Journal of Urban Health

, Volume 85, Issue 2, pp 162–177

Involving Local Health Departments in Community Health Partnerships: Evaluation Results from the Partnership for the Public’s Health Initiative


    • Department of Health ServicesUniversity of Washington
  • Clarissa Hsu
    • Center for Community Health and Evaluation
  • Pamela M. Schwartz
    • Kaiser Foundation Health Plan and Hospitals
  • David Pearson
    • Center for Community Health and Evaluation
  • Howard P. Greenwald
    • School of Policy, Planning, and DevelopmentUniversity of Southern California
  • William L. Beery
    • Center for Community Health and Evaluation
  • George Flores
    • The California Endowment
  • Maria Campbell Casey
    • Partnership for the Public’s Health

DOI: 10.1007/s11524-008-9260-4

Cite this article as:
Cheadle, A., Hsu, C., Schwartz, P.M. et al. J Urban Health (2008) 85: 162. doi:10.1007/s11524-008-9260-4


Improving community health “from the ground up” entails a comprehensive ecological approach, deep involvement of community-based entities, and addressing social determinants of population health status. Although the Centers for Disease Control and Prevention, the Office of the Surgeon General, and other authorities have called for public health to be an “inter-sector” enterprise, few models have surfaced that feature local health departments as a key part of the collaborative model for effecting community-level change. This paper presents evaluation findings and lessons learned from the Partnership for the Public’s Health (PPH), a comprehensive community initiative that featured a central role for local health departments with their community partners. Funded by The California Endowment, PPH provided technical and financial resources to 39 community partnerships in 14 local health department jurisdictions in California to promote community and health department capacity building and community-level policy and systems change designed to produce long-term improvements in population health. The evaluation used multiple data sources to create progress ratings for each partnership in five goal areas related to capacity building, community health improvement programs, and policy and systems change. Overall results were generally positive; in particular, of the 37 partnerships funded continuously throughout the 5 years of the initiative, between 25% and 40% were able to make a high level of progress in each of the Initiative’s five goal areas. Factors associated with partnership success were also identified by local evaluators. These results showed that health departments able to work effectively with community groups had strong, committed leaders who used creative financing mechanisms, inclusive planning processes, organizational changes, and open communication to promote collaboration with the communities they served.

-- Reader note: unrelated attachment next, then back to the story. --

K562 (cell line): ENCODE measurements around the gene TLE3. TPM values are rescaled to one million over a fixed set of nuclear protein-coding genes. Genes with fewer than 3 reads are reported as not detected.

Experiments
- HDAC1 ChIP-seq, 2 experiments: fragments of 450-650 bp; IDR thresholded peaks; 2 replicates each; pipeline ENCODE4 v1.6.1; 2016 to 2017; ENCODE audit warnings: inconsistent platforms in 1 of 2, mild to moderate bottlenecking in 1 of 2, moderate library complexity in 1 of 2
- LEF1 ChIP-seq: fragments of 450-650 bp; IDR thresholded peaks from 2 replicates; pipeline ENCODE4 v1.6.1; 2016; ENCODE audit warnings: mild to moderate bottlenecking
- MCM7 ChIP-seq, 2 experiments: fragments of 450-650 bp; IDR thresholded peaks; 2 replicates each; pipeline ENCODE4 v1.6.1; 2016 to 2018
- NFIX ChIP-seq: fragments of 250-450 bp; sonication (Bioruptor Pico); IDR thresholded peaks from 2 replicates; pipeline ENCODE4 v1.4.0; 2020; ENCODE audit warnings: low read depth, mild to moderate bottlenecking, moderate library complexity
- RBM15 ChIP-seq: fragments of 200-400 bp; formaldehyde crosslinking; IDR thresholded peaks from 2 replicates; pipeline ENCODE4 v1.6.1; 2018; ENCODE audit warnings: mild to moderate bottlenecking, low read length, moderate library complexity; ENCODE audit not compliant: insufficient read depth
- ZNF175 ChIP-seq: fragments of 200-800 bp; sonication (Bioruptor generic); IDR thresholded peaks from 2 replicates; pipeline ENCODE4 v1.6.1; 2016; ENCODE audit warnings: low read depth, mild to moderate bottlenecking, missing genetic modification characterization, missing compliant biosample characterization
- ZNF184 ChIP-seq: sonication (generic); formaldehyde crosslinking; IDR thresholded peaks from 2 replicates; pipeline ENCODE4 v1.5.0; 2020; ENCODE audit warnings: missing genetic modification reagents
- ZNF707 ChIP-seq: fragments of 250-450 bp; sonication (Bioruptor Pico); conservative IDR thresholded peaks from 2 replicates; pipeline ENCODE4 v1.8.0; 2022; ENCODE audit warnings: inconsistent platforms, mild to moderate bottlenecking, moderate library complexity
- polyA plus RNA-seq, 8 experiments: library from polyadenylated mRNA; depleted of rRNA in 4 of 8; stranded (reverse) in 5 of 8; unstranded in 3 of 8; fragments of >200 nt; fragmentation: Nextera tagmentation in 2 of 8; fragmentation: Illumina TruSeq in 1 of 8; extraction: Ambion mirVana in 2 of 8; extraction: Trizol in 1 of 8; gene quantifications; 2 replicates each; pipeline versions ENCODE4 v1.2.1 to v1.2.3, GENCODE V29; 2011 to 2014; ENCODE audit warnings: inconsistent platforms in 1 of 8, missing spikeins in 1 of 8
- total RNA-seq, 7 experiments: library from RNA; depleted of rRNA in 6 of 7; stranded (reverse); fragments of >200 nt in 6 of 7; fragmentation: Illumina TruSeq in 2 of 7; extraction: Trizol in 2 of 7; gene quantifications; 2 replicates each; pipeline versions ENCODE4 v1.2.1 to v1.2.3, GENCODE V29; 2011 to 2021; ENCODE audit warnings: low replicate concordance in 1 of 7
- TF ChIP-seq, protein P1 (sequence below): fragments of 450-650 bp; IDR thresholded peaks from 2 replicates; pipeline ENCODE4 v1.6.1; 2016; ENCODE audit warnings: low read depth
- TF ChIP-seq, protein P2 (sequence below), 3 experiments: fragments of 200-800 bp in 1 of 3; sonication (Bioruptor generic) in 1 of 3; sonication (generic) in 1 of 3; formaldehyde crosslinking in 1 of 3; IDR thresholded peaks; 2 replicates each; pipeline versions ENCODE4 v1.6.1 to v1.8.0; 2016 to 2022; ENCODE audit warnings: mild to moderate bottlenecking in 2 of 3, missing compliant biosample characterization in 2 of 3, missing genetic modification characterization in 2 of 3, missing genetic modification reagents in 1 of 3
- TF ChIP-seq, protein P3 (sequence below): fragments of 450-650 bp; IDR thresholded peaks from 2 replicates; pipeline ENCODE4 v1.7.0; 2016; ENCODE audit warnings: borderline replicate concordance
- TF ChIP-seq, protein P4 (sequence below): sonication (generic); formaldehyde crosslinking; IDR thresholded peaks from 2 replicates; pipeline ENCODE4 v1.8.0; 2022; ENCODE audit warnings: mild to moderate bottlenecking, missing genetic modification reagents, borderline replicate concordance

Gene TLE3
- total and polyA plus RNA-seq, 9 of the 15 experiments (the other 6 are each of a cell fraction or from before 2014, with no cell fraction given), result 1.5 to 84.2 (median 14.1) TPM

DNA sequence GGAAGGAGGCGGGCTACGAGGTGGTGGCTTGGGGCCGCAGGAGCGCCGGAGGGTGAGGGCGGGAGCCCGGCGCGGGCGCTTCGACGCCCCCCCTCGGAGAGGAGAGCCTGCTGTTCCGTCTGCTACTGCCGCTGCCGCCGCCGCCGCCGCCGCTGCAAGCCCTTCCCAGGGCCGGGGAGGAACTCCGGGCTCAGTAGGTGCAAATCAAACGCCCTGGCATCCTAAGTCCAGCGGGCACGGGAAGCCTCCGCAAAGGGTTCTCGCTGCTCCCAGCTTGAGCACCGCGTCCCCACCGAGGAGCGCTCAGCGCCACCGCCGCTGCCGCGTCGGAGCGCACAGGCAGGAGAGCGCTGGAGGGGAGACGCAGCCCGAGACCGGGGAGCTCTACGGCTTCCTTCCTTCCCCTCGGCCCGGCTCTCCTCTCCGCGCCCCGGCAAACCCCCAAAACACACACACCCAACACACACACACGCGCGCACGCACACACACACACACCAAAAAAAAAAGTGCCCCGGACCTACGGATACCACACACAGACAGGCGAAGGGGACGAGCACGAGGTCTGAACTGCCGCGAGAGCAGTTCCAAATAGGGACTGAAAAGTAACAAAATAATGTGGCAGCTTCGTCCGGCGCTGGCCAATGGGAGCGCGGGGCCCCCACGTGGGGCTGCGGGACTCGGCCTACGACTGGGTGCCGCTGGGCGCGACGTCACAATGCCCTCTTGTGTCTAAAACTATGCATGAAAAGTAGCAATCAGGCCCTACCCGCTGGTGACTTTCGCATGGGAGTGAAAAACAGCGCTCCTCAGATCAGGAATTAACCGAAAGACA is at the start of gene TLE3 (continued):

Community health partnershipsLocal public health departmentsCommunity-based health promotionResident involvementCollaborationSocial determinants of health

Copyright information

© The New York Academy of Medicine 2008